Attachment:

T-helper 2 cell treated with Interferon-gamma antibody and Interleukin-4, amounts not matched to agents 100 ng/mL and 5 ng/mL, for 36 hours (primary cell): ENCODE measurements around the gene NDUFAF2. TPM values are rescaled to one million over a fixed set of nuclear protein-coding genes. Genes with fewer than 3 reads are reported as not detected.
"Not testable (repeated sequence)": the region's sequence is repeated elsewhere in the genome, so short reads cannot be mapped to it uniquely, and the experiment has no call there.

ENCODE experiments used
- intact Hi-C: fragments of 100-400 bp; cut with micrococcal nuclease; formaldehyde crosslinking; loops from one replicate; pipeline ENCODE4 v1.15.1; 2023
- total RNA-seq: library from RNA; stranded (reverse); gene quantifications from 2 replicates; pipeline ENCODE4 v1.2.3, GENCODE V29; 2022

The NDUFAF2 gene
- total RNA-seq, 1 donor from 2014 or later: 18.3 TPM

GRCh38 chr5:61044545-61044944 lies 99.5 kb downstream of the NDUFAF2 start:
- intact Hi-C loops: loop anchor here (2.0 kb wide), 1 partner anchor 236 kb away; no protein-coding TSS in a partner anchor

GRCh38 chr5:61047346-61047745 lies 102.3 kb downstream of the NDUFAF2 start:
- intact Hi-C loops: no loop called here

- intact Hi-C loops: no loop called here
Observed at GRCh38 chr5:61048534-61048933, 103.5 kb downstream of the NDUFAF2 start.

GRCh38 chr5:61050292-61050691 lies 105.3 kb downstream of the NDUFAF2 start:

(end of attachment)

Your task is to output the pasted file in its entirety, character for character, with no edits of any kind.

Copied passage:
T-helper 2 cell treated with Interferon-gamma antibody and Interleukin-4, amounts not matched to agents 100 ng/mL and 5 ng/mL, for 36 hours (primary cell): ENCODE measurements around the gene NDUFAF2. TPM values are rescaled to one million over a fixed set of nuclear protein-coding genes. Genes with fewer than 3 reads are reported as not detected.
"Not testable (repeated sequence)": the region's sequence is repeated elsewhere in the genome, so short reads cannot be mapped to it uniquely, and the experiment has no call there.

ENCODE experiments used
- intact Hi-C: fragments of 100-400 bp; cut with micrococcal nuclease; formaldehyde crosslinking; loops from one replicate; pipeline ENCODE4 v1.15.1; 2023
- total RNA-seq: library from RNA; stranded (reverse); gene quantifications from 2 replicates; pipeline ENCODE4 v1.2.3, GENCODE V29; 2022

The NDUFAF2 gene
- total RNA-seq, 1 donor from 2014 or later: 18.3 TPM

GRCh38 chr5:61044545-61044944 lies 99.5 kb downstream of the NDUFAF2 start:
- intact Hi-C loops: loop anchor here (2.0 kb wide), 1 partner anchor 236 kb away; no protein-coding TSS in a partner anchor

GRCh38 chr5:61047346-61047745 lies 102.3 kb downstream of the NDUFAF2 start:
- intact Hi-C loops: no loop called here

- intact Hi-C loops: no loop called here
Observed at GRCh38 chr5:61048534-61048933, 103.5 kb downstream of the NDUFAF2 start.

GRCh38 chr5:61050292-61050691 lies 105.3 kb downstream of the NDUFAF2 start: